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When the medium controls the message

I was walking through Shoreditch the other day with my husband and we saw this billboard advertising the re-release of the Sgt. Peppers album.

There was a group of people standing underneath it looking.
Unusual for a billboard I think we can all agree.

I imagined someone was being mugged or something but no.

They were looking because the billboard was literally growing.
The foliage underneath the main image was an actual flowerbed, containing real live flowers, and the central bass drum was a real physical object, not just an image of one.

 

 

Billboards don’t usually stop people in the street.
For the most part, no one takes any notice at all.
They are an unconsidered blur at worst, at best a time waster if you are waiting for the tube.

Sure we can all argue that they lodge brands in your brain without you really noticing, but on the whole, the message is lost, the point doesn’t land and according to the ASA, 89%* of the time, you may as well not have bothered.

Yep, 89% of all forms of marketing communications every single year aren’t remembered.

So when you manage to cause people to literally stop in the street, this is something to stand up and take note of.

I’ve seen this before.

Last year, I was walking past Waterloo station and the same thing occurred. This time, the billboard was a Wimbledon themed tennis court promoting the Real Fruit campaign from 2016. The tennis court was hanging off the side of the wall, with an enormous great big orange segment to boot.

 

 

The message literally broke out of the usual confines for a billboard.

It is truly remarkable that this one act of breaking out from the flat dimension can radically alter our understanding and appreciation of the message.

If we apply reason to understand why this is happening it perhaps isn’t that surprising.

There is too much stuff in the world.

An average Briton checks their smartphone 221 times a day and we consume an enormous number of messages in the 8hrs and 41 minutes we spend on screens every single day.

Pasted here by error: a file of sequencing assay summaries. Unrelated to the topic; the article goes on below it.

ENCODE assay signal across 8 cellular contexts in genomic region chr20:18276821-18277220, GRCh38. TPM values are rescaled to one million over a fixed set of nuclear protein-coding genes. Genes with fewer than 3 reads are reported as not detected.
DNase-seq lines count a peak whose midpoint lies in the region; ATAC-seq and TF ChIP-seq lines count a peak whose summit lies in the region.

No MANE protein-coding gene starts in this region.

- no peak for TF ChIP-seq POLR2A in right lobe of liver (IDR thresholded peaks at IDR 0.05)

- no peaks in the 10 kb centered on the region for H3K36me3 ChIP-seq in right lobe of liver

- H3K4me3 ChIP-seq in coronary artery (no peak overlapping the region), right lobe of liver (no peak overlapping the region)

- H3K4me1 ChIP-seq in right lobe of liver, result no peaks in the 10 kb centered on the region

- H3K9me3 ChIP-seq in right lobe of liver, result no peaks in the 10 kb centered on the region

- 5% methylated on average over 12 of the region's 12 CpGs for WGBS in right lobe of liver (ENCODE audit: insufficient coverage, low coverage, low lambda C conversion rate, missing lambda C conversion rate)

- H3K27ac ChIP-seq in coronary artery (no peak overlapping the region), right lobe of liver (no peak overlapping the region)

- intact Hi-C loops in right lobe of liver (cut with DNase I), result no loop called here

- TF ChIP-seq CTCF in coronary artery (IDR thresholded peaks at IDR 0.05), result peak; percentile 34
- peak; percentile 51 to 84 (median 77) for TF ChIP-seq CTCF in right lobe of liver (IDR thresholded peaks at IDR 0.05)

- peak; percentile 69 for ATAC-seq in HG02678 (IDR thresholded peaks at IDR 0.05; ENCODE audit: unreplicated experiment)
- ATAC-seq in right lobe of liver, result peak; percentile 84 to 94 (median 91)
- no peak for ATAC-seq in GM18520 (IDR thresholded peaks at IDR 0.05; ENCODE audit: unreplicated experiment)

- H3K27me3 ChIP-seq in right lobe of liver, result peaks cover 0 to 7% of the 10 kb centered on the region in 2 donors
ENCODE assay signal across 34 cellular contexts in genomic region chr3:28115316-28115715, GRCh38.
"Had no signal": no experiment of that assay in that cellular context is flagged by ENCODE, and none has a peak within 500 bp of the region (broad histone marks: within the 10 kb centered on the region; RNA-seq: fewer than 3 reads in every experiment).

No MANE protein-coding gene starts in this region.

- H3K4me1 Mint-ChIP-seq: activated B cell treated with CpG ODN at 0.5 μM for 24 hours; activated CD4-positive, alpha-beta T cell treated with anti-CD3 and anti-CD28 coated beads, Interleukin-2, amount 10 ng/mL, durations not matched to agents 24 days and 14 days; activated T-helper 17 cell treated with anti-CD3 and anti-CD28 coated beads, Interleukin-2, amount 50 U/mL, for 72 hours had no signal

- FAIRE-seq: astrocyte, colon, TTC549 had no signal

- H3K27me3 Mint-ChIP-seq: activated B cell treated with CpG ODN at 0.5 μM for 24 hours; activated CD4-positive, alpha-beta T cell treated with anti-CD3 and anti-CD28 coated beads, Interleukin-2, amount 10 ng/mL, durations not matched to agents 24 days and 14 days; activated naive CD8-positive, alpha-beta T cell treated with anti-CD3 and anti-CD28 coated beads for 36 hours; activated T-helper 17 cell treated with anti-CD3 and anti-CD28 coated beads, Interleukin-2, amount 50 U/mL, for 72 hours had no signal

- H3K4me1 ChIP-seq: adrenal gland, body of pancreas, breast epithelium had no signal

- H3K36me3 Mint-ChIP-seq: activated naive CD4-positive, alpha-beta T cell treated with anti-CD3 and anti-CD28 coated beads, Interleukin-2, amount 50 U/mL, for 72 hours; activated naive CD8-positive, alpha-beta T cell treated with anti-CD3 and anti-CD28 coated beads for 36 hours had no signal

Our experience of the world as human beings has become increasingly over reliant on a world, which is condensed into one dimension. Be that on a screen, on a wall or in a magazine.

Like an athlete who trains every day of their life and is in peak physical condition, we have become enormously efficient at processing this vast quantity of stuff.

We efficiently discount almost everything for the sake of our sanity.
Our brains see almost nothing new or distinctive amongst a sea of stuff, which overworks our eyes and under utilizes just about every other sense.

We are selective about what we choose to engage with because if we weren’t we would probably not even be able to get out of bed.

Disagree? Scroll down and watch this video. 
Pay attention to who has the ball by the end…

 

 

Notice anything?

Whilst you were merrily looking for the person with the ball and unless you’ve seen it before, what you most probably won’t have noticed is the bloke in the Gorilla suit who enters the scene and dances around for a bit.

Yes a chap in a Gorilla suit isn’t disruptive enough for your brain to choose to notice.

In this famous study, typically between 60-80% of people don’t notice the Gorilla.

And it doesn’t matter if you are educated, rich, poor, have a job that requires you to pay attention, are in the police or the bloody secret service.

Our brains simply choose not to engage with most of everything that we are presented with.

The medium dictates the way we process the information.
The medium renders almost everything invisible.

What is remarkable is how little you have to do to break the tyranny of this flat plain.

Like the Sgt. Peppers billboard, or the Robinson’s billboard.

And if this is true of advertising then the same works for information we use to try and encourage or inspire one another.

Think of the creative brief.
Or an audience portrait.

A piece of A4, a slide of powerpoint.
Some boxes. Some words.

Jane is 34 and lives in Slough with her two children…

You could put a gorilla in there and no one would notice because no one gives a shit about Jane who is 34 from Slough.

If we want to challenge this monumental waste of time and money that happens in marketing, perhaps we need to go back to basics and think about what we are saying and to whom.

If you use boxes to dictate your brief, then you will receive boxes as your campaign.

Tash Walker

Tash Walker

I founded this business not out of passion but out of curiosity. Marketing is dominated by opinion, the opinion of a few Vs. the life experiences of the many. I wanted to know, where the hell was real life in all of this? I do all of this because it is fascinating, because I was told you couldn’t and because I think it is the most important question we have to understand about our society today.

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